These days, Geffen celebrates women like New Zealand Prime Minister, Jacinda Arden, who with her baby on her lap in Parliament, is celebrated as one of the world’s best leaders.
“Why not, she gets the job done and is a fantastic role model!”
“Empathy and compassion are two highly underrated traits that come naturally to most women.
“Similarly, I have created a culture in my workplace where we are transparent about life events and our emotions around these events. Guess what? it makes us far more productive and efficient. We rally together and support each other; we lift each other up when one team member needs support. That’s life.”
Geffen adds that many men are, indeed making it easier for women to get ahead these days.
“Some male industry leaders have really embraced me and I particularly enjoy my relationships with Adrian Goslett of Remax and Tony Clarke of Rawsons. They are really progressive and supportive of female leadership.”
Studies into the behaviour of male and female leaders show that women are much more likely to be role models for the change that they seek and should therefore not try to think nor act like men in any way other than to assert the same level of confidence.
“I think that South African women, especially, tend to experience a level of insecurity when it comes to going out and getting what they want, especially their pay cheques. Even when I was appointed CEO, I felt that I had to prove myself, not only as a woman but also as a parent, and I’m not sure I would have felt as much pressure had I been a man.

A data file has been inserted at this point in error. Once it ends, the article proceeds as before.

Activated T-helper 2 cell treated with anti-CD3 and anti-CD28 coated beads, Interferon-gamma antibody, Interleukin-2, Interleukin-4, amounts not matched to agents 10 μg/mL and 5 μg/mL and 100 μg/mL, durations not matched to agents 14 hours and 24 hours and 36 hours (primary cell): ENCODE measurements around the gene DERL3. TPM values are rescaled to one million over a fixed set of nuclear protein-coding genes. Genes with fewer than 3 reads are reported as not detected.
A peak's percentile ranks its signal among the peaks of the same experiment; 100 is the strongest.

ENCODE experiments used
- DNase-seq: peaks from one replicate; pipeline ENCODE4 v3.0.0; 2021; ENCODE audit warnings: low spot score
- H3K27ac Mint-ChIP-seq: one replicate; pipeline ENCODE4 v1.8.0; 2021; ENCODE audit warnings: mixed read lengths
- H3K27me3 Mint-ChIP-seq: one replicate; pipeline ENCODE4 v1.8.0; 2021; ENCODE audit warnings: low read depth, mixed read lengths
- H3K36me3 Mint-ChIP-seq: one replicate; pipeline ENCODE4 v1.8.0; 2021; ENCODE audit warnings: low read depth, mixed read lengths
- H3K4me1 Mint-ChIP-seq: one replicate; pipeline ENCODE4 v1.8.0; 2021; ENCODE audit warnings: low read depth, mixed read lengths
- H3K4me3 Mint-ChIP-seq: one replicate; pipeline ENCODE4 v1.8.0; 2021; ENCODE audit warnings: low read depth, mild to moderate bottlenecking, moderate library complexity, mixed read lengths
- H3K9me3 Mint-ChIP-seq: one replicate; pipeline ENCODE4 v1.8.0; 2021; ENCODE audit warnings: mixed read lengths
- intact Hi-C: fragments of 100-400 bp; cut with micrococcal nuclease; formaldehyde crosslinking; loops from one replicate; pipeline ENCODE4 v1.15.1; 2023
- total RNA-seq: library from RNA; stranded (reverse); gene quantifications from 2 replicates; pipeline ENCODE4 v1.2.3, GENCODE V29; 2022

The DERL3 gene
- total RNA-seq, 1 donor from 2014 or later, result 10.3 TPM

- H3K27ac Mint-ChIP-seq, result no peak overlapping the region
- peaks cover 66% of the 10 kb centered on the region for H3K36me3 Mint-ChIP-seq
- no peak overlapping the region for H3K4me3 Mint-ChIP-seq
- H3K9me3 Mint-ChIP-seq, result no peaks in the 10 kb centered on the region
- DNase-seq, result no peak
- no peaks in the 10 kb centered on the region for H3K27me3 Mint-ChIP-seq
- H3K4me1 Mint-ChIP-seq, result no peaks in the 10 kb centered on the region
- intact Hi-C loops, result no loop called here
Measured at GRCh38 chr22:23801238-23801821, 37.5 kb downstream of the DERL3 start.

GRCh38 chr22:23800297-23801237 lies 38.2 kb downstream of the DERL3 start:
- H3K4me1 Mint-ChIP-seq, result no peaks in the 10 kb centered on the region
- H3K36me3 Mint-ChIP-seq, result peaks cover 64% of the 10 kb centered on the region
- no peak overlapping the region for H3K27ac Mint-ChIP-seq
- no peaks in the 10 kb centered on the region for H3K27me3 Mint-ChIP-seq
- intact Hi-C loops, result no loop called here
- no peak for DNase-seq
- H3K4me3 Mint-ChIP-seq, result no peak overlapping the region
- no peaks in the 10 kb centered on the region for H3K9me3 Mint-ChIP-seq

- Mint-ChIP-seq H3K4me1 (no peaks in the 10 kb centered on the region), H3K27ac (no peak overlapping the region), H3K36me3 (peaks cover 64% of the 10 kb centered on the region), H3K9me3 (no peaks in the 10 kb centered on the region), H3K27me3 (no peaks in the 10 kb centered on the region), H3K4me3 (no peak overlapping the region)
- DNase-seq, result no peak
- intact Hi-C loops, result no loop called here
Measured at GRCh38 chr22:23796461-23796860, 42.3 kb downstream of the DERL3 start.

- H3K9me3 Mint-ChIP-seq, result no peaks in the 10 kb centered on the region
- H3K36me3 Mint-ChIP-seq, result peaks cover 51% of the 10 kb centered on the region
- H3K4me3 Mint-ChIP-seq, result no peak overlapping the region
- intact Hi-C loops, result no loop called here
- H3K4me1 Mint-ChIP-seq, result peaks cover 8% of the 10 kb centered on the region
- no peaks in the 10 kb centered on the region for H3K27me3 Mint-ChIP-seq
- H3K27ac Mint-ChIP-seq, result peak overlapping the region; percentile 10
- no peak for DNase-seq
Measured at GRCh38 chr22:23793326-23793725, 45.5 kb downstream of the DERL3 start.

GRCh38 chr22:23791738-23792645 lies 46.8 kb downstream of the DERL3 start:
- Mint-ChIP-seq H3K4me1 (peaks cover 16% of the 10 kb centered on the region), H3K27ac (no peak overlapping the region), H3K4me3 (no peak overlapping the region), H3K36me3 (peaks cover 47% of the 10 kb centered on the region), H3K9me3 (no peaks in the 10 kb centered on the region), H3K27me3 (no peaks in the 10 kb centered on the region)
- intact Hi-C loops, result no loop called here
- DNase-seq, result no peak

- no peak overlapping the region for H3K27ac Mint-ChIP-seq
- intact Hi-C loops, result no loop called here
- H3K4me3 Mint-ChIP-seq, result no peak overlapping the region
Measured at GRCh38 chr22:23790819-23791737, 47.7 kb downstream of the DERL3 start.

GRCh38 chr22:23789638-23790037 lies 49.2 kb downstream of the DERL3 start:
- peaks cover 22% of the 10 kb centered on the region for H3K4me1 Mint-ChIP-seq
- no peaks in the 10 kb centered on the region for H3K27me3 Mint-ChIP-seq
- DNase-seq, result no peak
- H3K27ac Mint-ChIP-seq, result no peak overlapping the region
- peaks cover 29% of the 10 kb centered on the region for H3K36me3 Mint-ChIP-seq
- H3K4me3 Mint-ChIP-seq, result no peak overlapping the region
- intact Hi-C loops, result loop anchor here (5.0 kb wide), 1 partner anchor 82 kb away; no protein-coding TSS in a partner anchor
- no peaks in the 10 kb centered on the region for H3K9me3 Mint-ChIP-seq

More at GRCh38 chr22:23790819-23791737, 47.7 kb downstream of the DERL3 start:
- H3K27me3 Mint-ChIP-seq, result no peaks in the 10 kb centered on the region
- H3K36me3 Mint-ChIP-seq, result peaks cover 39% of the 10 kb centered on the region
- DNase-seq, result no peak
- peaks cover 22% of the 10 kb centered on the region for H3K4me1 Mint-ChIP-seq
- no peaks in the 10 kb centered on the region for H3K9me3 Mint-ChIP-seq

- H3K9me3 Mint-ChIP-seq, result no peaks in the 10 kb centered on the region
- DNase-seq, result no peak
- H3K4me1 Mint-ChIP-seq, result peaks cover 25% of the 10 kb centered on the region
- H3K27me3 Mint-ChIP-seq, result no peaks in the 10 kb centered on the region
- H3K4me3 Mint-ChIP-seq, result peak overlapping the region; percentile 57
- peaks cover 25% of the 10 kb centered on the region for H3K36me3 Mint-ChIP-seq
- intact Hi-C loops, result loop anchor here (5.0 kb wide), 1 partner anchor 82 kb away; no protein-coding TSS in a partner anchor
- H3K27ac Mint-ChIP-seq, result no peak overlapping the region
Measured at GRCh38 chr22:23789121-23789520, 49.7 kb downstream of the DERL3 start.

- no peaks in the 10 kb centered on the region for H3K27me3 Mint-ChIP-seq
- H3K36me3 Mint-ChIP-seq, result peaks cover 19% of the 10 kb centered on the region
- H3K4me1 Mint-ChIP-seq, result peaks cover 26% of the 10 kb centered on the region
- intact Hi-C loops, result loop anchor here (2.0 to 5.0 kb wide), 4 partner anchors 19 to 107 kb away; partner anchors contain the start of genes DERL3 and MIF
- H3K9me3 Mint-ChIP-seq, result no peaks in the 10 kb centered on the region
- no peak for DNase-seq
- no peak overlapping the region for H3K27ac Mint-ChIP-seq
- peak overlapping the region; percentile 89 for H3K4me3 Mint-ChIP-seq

“I think women in general have a harder time with not feeling liked by everyone. This is something I had to get my head around because I am an empath and I feel deeply.
“In positions of management and leadership you are bound to have conflict, so it’s important to separate the personal sentiment from the business objective, but still be your authentic self.” The real estate industry in South Africa is still dominated by male leadership and Geffen feels that i’s a breath of fresh air to have Vuyiswa Mutshekwane chairing the National Property Practitioners Council (NPPC).
“There are some males who have embraced me and some who still treat me like that strange girl on the playground. I have chosen to leave and not be a part of any clubs or institutions that continue to show an outdated sexist approach.
“Unlike men with career ambition, most women will wait for an opportunity to come to them, they won’t ask for that promotion or request inclusion in a management training program. And they usually do so out of fear. Fear of negotiating, of being turned down, fear of failure. So, they wait their turn, hoping it will happen without them having to ask.”
“However, the truth of the matter is that the natural attributes normally assigned to women are enormously beneficial leadership qualities in the workplace,” says Geffen.
“And, usually devoid of the pack leader mentality, these traits enable us to help others set and attain goals, to promote teamwork and to invest time in the mentoring and personal development of others.
“Women are also more effective at networking and establishing trust because they are naturally inclined to build relationships, listen meaningfully and help others and they generally view work more holistically, as a facet rather than the sole focus of their lives.